For example: if the evidence refers to the ingredient being contraindicated for use in children, your medicine should also reflect this restriction in use.

Top of page

Assessment of evidence to support your indication

If you answer 'yes' and 'identical' to the majority of questions in checklist 3a, then your evidence item is likely to have a history of traditional use, be credible and relevant to your medicine. Such an item would be considered a primary source of evidence and can be used to support your indication.

If you answer 'no', 'similar' or 'different or not specified' to the majority of questions in checklist 3a, it is likely that the evidence does not support your indication and you should disregard it. If you choose to include this item of evidence in your evidence package you should provide justification as to why that item of evidence is included (see 3b).

3b Justification of evidence

It is recognised that it may be difficult to provide evidence for traditional indications that fulfil all aspects of the credibility and relevance criteria.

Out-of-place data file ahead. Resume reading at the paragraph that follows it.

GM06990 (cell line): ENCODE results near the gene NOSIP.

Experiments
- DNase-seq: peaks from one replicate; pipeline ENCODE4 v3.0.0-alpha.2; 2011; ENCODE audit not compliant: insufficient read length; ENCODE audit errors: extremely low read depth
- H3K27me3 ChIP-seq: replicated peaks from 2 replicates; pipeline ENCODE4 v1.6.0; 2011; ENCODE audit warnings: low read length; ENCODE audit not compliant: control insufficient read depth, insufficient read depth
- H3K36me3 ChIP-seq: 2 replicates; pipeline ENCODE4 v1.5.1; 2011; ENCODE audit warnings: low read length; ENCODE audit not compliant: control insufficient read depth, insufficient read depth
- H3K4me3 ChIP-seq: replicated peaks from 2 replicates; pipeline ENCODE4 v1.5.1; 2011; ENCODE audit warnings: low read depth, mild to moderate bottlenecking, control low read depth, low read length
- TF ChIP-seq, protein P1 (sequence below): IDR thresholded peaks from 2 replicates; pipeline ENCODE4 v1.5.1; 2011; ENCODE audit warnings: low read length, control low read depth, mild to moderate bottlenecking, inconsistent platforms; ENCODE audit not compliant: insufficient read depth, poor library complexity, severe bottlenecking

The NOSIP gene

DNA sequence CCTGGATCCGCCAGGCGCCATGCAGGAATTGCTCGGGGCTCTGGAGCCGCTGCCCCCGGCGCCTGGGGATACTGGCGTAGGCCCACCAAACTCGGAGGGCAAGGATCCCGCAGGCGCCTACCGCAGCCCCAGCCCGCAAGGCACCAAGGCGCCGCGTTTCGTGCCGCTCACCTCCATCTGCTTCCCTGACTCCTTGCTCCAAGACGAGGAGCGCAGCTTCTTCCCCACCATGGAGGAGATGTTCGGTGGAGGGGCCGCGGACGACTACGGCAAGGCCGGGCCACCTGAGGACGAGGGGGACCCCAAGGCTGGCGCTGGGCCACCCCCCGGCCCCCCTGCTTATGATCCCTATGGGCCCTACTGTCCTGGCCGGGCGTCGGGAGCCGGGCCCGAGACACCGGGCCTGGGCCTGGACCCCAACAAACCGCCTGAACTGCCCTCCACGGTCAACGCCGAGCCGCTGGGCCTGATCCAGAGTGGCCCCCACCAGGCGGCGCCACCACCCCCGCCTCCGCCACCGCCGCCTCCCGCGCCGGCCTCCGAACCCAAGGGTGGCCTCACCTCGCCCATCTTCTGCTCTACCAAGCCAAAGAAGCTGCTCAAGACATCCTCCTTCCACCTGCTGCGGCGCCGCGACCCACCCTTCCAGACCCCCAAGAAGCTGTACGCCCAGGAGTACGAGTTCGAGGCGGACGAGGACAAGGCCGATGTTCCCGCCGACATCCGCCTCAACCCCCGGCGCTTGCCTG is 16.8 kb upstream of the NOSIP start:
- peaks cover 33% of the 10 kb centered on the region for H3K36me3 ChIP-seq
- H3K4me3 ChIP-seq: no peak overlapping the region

Some sources of evidence may not include sufficient details to meet the majority of the relevance and quality criteria in the traditional checklist filter (3a). In this situation, you should hold several sources of evidence that meet most of the relevance criteria in the traditional checklist and when these are combined, the collective source should provide all aspects of the evidence for all concepts raised in the filter. That is the combined items of evidence should address data gaps identified in 3a. This process allows you to use multiple sources of evidence of traditional use to accurately support your traditional indication.

If the evidence summary table lists evidence items that are not relevant (and no justification has been provided for their inclusion into your evidence summary), you may be asked for further clarification as to why you have included evidence that appears irrelevant.

Traditional ingredient changes